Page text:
Yes, yes…that only came up in the context of how much I flipping hated it.

Plus, I’ve got an art show coming up. I stay an associate member of the art club until I show two pieces in an annual show. I decided I hated everything I’ve done and I’ve thrown it all away and started from scratch. I have about a week.

So. Anyway. Excuses are boring. Those are mine. It’s gratifying that you noticed my absence (truly, it is). I don’t suppose it would do me much good if I fell down the stairs, as the emergency personnel would need more than “don’t know her name but she lives somewhere on the South coast of England.” But it’s still good to know if I fell off the earth, it would make a little ripple on the other side of the world.

I should get it all straightened out…in a couple of weeks (sigh).


p.s. Oh, for the record — yes, I have three tablets. Two Kindles, three tablets and an Android phone — and I use them all. HAHAHA! Well, except the first Kindle — the screen broke.

They’ve all been presents from Uncle B over time, but each one has a specific role and a specific place in the house. As you know, the batteries in these devices hate being run all the way down and there’s a constant drain while they search for wifi signal, so I expend a certain amount of daily effort rounding them all up and feeding them. They’re like livestock, really.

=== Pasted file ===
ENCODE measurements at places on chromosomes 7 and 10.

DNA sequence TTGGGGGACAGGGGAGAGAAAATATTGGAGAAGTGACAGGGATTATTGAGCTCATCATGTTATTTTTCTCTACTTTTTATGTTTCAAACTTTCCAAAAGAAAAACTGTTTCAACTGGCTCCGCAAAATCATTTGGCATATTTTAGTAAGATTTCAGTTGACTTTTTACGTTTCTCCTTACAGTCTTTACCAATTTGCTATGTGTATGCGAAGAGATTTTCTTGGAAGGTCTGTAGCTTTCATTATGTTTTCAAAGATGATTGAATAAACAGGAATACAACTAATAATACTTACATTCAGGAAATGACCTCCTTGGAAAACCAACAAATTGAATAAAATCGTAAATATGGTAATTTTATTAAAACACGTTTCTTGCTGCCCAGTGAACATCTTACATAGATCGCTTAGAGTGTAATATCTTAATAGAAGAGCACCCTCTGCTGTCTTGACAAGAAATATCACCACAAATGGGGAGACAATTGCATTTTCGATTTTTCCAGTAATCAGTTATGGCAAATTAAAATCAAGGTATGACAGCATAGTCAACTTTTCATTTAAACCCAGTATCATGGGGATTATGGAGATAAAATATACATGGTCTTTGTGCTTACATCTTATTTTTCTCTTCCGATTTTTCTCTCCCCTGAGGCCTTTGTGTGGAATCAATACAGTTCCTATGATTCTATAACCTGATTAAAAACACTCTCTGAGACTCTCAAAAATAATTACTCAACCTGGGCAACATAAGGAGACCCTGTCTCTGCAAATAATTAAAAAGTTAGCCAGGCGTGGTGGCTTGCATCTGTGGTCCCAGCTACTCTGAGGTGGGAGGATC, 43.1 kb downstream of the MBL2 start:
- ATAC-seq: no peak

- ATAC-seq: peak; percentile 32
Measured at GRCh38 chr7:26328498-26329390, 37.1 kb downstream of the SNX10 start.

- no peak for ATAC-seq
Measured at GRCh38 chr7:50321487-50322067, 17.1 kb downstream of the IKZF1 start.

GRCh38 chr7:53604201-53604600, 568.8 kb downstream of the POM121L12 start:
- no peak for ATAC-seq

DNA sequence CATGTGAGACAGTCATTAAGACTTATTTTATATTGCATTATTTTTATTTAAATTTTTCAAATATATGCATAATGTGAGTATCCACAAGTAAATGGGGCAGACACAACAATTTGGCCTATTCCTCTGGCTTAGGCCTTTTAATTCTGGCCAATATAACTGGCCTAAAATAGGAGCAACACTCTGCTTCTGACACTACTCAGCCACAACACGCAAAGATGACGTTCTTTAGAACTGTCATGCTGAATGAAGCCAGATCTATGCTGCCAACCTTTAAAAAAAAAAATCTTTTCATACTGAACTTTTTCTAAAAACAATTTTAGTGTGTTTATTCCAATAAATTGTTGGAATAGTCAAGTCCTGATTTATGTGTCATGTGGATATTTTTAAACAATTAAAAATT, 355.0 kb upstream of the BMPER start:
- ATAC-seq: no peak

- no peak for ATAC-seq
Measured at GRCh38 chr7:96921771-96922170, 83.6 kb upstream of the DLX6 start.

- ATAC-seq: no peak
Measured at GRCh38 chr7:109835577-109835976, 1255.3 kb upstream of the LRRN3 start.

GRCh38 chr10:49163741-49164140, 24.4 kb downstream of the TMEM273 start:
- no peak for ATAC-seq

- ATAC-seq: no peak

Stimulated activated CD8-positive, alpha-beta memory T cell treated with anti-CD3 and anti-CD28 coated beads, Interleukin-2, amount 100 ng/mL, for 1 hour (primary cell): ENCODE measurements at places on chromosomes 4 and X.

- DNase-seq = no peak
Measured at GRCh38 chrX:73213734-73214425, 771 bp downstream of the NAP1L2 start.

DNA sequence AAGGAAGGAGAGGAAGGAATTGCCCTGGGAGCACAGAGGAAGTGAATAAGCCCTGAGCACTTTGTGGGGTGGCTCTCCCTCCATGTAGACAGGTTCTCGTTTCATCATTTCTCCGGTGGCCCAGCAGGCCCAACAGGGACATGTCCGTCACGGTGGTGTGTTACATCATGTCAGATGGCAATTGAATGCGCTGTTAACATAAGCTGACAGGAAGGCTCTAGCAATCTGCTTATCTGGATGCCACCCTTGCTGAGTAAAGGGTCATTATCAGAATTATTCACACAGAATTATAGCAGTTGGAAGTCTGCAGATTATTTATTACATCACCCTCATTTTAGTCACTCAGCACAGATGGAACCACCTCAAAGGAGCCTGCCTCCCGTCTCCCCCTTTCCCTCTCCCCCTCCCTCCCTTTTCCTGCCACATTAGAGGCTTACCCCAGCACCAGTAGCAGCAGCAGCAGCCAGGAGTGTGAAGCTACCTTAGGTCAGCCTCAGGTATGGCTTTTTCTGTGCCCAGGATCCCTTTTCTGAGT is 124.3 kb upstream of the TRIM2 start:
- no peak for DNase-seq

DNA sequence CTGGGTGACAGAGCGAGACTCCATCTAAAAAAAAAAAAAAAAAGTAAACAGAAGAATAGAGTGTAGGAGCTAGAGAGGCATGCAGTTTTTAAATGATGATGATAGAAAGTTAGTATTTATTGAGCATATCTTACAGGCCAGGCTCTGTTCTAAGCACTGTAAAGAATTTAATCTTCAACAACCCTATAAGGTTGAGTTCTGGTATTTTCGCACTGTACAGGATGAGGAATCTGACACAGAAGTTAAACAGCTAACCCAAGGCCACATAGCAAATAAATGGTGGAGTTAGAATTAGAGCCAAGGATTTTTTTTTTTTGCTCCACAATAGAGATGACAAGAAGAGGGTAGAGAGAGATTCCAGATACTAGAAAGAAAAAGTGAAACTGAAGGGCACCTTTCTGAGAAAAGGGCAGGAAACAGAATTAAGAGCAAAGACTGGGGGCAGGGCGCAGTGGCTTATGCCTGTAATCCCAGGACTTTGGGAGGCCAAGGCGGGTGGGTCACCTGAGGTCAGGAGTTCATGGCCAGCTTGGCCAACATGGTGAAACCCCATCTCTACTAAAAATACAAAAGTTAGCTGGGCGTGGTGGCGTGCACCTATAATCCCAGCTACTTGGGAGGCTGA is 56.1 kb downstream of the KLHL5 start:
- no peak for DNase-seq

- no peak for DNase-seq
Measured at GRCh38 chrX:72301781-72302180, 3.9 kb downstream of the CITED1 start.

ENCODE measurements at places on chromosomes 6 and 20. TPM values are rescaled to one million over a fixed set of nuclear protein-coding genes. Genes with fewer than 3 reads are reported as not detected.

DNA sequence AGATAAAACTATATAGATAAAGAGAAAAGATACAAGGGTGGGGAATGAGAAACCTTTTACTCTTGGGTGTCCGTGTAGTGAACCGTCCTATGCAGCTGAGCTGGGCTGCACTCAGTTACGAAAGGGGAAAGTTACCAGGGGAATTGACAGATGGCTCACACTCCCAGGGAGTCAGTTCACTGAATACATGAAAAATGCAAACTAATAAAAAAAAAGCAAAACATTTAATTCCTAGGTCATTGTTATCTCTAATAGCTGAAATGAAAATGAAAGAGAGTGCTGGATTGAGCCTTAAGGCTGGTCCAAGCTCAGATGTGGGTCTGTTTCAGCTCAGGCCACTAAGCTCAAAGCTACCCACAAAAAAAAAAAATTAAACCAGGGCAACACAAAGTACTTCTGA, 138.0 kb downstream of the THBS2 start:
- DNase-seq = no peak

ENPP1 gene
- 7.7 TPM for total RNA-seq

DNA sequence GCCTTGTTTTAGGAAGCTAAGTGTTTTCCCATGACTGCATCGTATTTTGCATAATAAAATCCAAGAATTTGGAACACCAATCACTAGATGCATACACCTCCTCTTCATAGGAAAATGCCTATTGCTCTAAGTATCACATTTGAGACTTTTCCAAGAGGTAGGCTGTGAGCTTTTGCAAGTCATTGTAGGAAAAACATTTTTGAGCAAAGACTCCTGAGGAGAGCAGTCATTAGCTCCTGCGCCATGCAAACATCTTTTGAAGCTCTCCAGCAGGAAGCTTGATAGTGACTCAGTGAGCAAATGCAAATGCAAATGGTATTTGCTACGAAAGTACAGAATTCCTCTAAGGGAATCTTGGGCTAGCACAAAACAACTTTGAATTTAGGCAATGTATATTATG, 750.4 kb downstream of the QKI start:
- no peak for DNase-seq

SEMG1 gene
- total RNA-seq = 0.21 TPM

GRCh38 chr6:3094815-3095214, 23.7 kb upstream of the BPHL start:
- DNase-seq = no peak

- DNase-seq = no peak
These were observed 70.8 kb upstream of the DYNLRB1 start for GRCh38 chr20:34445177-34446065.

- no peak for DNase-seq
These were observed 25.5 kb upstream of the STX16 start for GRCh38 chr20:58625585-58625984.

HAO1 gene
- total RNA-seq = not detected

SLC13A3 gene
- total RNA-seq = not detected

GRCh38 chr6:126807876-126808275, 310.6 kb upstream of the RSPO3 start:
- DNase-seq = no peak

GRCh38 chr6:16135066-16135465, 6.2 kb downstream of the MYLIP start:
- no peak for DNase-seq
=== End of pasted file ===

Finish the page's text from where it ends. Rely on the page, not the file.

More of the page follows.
August 3, 2017 — 7:27 pm
Comments: 22

Mad as a wet owl

wetowl

Is that a saying? It should be a saying. Another picture from Saturday’s owl deluge.

In the previous thread, Ric Fan says: “I love the Old English name for August, ‘Weodmonað’ – Bede says it means ‘the month of weeds, because they are very plentiful then’!”

I know this! I’m currently working my way through a History of England podcast (from the departure of the Romans to…not sure. Haven’t finished yet). Most entertaining. He listed the months of the year in the old Anglo Saxon (per the venerable Bede), and I thought it was so cool I wrote it down. Rough notes, I’m sorry.

I’m indebted to Ric Fan for the ð – I used the audio ‘th’. Other Anglo Saxon spelling howlers, undoubtedly.